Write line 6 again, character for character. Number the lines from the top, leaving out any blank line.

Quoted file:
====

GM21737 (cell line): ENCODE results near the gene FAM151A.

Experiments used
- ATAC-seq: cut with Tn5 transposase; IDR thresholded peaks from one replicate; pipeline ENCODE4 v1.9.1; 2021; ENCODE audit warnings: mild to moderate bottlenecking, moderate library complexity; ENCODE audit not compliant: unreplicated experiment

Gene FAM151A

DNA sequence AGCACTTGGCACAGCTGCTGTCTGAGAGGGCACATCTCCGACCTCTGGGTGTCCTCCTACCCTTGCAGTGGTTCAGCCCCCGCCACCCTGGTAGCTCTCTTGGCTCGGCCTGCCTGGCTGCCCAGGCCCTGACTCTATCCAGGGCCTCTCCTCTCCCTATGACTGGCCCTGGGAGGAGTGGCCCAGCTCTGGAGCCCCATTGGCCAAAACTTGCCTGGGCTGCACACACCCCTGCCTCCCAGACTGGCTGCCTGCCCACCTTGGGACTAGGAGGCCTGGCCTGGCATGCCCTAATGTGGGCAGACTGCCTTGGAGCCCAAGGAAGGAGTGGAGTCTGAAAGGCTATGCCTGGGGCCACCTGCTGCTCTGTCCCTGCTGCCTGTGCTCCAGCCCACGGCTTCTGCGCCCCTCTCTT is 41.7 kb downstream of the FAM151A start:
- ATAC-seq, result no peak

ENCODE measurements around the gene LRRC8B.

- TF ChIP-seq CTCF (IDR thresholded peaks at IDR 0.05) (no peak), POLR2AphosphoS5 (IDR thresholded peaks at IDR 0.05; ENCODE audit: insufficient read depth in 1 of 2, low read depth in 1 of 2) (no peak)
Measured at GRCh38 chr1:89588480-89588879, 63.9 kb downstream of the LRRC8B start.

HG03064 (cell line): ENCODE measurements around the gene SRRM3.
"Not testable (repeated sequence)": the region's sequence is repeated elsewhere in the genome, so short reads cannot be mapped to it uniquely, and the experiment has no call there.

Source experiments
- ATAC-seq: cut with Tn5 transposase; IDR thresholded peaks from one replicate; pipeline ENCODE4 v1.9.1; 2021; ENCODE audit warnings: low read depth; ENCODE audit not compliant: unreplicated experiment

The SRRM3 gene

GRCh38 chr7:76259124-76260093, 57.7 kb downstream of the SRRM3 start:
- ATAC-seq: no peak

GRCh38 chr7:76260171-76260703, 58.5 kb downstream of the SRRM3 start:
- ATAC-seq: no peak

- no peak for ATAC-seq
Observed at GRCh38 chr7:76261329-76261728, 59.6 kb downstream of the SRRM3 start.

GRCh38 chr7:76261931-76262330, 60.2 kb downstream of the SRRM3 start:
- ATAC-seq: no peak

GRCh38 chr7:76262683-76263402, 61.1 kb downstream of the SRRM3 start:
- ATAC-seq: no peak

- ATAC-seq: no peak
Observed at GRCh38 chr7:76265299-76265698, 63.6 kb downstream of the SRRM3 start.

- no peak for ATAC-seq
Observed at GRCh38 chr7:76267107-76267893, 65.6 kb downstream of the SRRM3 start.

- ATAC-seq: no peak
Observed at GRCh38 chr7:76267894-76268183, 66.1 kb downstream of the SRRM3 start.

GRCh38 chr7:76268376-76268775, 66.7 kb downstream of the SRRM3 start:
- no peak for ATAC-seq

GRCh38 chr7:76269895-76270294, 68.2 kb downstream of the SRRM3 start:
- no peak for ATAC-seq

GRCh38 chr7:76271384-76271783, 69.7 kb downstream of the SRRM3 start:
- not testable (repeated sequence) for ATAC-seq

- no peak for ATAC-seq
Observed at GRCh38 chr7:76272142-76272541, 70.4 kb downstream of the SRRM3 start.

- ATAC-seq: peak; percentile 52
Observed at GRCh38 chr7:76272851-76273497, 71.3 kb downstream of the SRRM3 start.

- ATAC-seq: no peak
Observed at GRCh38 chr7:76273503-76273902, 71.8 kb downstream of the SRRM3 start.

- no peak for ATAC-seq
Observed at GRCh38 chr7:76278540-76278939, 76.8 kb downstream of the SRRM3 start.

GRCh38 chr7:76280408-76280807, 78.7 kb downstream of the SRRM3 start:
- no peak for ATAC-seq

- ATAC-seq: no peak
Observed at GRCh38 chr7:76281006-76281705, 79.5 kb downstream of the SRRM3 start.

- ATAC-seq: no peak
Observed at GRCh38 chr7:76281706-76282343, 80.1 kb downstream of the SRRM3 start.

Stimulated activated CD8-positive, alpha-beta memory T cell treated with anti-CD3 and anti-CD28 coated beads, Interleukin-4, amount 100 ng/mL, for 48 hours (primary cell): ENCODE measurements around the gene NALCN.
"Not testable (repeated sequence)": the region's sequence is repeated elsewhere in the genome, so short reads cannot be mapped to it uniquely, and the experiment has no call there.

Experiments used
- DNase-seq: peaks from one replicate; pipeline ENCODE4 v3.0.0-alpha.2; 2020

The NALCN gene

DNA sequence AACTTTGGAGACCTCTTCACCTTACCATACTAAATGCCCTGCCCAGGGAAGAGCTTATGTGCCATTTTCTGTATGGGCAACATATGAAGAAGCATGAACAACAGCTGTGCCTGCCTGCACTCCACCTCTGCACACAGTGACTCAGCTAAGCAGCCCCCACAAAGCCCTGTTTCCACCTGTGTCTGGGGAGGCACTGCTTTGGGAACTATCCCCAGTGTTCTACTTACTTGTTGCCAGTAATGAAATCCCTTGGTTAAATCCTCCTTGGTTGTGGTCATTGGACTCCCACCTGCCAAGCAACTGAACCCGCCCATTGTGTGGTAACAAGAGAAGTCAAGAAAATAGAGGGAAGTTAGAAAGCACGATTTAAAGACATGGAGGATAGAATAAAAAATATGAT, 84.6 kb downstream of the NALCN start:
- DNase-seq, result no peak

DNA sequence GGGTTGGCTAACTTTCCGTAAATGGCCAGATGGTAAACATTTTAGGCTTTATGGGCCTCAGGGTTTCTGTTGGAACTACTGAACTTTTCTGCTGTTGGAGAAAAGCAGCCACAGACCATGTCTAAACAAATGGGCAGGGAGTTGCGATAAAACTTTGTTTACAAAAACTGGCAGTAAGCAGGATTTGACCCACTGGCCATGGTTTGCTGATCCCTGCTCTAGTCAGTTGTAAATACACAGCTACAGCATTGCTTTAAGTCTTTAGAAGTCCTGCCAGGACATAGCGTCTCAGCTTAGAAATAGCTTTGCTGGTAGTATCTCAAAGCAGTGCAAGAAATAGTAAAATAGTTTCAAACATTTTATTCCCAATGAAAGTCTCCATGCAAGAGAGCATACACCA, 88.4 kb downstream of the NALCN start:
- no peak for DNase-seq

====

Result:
- ATAC-seq, result no peak